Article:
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DEA information for claimants


Information for claimants

A guide to direct earnings attachments (DEA) for the collection of Housing Benefit overpayments.

Introduction

Tunbridge Wells Borough Council  (the council) is responsible for recovering money owed to it in respect of debts arising under the Social Security Administration Act 1992. From April 2013, Local Authorities have been given the power to recover overpaid Housing Benefit by deductions from earnings without the need to apply for a court order. This is done by using a Direct Earnings Attachments (or DEA). Local Authorities were given this power by The Social Security (Overpayments and Recovery) Regulations 2013 and The Social Security (Overpayments and Recovery) Regulations 2015. The full regulations can be found on the legislation.gov.uk website.

Why is the council using a DEA?

DEAs give us the opportunity to recover overpaid benefits from debtors who are employed if they either refuse to repay, are unable to agree an acceptable repayment plan or who have defaulted on a voluntary repayment arrangement.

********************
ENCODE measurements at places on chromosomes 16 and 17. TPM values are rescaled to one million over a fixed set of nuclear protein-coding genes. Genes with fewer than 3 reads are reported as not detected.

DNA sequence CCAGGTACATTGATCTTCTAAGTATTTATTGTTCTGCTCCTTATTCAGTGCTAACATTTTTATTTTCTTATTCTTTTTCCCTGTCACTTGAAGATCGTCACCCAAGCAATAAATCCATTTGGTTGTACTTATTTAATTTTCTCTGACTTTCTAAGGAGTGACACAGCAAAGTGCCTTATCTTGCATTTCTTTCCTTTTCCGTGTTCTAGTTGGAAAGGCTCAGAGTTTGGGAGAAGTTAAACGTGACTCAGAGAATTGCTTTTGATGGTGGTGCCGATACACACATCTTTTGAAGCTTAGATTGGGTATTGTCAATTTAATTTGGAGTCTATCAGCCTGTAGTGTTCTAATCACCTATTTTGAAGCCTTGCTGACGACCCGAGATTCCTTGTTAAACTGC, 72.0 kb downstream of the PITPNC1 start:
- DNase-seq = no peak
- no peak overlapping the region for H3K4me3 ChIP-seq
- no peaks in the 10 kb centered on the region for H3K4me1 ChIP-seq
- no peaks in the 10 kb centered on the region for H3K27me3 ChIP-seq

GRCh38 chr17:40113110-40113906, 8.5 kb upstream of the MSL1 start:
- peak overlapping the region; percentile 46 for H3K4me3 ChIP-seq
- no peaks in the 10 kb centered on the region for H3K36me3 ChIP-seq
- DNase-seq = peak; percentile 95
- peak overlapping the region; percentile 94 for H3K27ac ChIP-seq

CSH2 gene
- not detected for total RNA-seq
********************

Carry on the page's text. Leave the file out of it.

Do employers have to implement a DEA for the council?

Yes, employers have a legal obligation to do so unless they are a new business (which started between 8 April 2013 and 31 March 2014), or a micro business (having fewer than 10 employees). In such cases employers are not obliged to operate a DEA although they may do so.

Payments counted as earnings

The following payments are counted as earnings for the purposes of a DEA:

  • wages
  • salary
  • fees
  • bonuses
  • commission
  • overtime pay
  • most other payments on top of wages
  • occupational pensions (if paid with wages or salary)
  • periodic payments by way of compensation for the loss, abolition or relinquishment or diminution in the emoluments of any office or employment
  • Statutory Sick Pay (SSP)

The following payments are not counted as earnings for the purposes of a DEA:

  • Statutory Maternity Pay (SMP)
  • Statutory Adoption Pay (SAP)
  • Ordinary Statutory Paternity Pay (OSPP)
  • Additional Statutory Paternity Pay (ASPP)
  • any pension, benefit, allowance or credit paid by DWP, a local authority or HMRC
  • a guaranteed minimum pension under the Pensions Scheme Act 1993